Given the uncountable billions of words they have dedicated to the war in Iraq, it might be easy for Americans to think of it as belonging solely to them. Even its possession by the Iraqis can feel tenuous at times. So it is a refreshing reminder of the new global village to read a novel like Robert Perisic’s “Our Man in Iraq,” which studies the fighting in Baghdad from the distant shores of Croatia.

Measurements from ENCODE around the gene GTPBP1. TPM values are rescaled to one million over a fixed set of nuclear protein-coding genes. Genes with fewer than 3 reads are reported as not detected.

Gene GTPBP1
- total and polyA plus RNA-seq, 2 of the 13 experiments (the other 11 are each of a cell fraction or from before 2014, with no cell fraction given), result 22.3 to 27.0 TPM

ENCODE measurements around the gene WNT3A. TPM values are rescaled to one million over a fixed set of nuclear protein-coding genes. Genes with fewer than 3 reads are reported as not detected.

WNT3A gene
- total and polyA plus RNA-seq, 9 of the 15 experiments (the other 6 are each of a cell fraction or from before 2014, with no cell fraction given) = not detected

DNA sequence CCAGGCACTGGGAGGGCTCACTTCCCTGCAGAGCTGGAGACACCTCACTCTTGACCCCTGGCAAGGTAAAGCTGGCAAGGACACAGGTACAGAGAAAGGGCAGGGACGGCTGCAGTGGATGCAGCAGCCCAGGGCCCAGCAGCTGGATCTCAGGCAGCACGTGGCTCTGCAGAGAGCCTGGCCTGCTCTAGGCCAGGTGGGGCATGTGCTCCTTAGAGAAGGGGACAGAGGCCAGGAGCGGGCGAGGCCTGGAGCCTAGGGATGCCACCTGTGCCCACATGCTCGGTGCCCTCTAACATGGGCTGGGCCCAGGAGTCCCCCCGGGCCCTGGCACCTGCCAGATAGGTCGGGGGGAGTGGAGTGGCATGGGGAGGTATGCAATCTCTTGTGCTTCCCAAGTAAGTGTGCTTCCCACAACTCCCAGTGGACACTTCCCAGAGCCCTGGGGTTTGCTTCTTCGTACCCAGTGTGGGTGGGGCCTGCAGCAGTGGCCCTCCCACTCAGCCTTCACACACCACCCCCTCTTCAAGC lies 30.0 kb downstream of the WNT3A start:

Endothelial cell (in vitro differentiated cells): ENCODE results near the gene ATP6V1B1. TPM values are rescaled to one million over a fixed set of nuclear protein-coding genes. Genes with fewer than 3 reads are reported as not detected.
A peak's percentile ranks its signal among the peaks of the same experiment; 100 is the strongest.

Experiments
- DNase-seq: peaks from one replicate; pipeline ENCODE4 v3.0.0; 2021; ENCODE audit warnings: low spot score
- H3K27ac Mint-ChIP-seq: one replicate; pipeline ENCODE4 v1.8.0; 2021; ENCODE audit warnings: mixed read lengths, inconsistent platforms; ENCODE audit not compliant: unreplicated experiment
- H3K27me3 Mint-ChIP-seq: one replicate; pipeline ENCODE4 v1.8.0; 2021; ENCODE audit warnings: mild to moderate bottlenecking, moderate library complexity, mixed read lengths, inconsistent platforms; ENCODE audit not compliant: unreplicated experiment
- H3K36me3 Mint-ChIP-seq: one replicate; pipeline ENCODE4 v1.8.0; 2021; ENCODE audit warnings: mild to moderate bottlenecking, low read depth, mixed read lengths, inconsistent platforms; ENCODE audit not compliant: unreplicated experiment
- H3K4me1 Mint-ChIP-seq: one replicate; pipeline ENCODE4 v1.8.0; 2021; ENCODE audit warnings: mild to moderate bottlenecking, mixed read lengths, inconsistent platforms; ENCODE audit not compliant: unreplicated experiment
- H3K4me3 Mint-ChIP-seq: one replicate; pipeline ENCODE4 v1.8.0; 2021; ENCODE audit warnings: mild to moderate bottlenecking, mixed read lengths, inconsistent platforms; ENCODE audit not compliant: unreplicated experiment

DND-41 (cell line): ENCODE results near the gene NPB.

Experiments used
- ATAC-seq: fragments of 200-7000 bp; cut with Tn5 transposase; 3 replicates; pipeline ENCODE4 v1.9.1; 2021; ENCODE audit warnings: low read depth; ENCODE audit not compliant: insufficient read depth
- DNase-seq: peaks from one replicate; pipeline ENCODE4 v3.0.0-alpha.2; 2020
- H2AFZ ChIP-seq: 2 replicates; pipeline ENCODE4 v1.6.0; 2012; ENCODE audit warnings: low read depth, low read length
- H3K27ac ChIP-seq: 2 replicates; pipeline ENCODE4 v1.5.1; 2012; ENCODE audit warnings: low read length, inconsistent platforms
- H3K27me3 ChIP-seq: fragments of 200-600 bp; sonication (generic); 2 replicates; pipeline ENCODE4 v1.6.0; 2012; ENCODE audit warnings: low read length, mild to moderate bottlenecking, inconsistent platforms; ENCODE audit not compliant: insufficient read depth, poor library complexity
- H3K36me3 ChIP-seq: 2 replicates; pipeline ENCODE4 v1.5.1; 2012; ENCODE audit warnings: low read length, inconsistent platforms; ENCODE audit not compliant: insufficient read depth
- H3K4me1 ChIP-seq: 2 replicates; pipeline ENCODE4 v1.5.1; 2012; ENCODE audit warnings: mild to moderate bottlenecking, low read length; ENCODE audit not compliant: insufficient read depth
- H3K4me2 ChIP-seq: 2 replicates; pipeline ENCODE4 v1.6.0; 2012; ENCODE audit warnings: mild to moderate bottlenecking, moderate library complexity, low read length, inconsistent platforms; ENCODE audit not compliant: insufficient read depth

Perisic’s messenger is a Zagreb journalist named Toni, who, with his actress girlfriend Sanja, and his colleagues take stock of the unfolding conflagration in the Middle East. And yet, the war in Iraq is mostly an extended ruse in Perisic’s bleakly comic novel, which, like many of the recent spate of novels that occupy themselves with the war, keeps combat scrupulously at a distance.